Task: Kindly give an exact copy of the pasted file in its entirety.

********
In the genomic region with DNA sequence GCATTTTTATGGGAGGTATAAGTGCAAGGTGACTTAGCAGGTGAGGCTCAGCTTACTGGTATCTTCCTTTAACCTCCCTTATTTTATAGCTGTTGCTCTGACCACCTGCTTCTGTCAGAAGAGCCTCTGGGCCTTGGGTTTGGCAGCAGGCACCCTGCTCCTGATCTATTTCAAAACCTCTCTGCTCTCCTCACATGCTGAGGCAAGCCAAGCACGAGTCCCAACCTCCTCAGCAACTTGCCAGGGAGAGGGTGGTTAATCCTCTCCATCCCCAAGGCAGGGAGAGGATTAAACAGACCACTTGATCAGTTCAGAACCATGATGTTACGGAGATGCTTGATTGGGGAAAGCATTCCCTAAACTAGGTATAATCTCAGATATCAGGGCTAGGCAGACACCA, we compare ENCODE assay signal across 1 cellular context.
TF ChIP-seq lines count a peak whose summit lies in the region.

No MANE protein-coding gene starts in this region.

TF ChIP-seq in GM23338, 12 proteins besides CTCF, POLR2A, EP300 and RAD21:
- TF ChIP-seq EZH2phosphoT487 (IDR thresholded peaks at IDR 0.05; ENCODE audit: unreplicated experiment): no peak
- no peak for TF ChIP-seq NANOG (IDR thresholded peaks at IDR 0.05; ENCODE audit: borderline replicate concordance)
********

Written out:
In the genomic region with DNA sequence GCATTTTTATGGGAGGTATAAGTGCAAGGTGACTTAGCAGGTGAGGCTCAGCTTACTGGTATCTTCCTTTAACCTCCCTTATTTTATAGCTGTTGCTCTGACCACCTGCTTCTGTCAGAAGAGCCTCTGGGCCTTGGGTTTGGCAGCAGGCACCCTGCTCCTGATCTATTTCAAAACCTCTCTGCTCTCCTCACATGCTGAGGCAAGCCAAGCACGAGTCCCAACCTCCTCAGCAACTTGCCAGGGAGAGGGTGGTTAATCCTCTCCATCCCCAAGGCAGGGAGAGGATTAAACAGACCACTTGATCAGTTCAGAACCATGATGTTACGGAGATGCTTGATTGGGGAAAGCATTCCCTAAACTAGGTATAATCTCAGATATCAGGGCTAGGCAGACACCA, we compare ENCODE assay signal across 1 cellular context.
TF ChIP-seq lines count a peak whose summit lies in the region.

No MANE protein-coding gene starts in this region.

TF ChIP-seq in GM23338, 12 proteins besides CTCF, POLR2A, EP300 and RAD21:
- TF ChIP-seq EZH2phosphoT487 (IDR thresholded peaks at IDR 0.05; ENCODE audit: unreplicated experiment): no peak
- no peak for TF ChIP-seq NANOG (IDR thresholded peaks at IDR 0.05; ENCODE audit: borderline replicate concordance)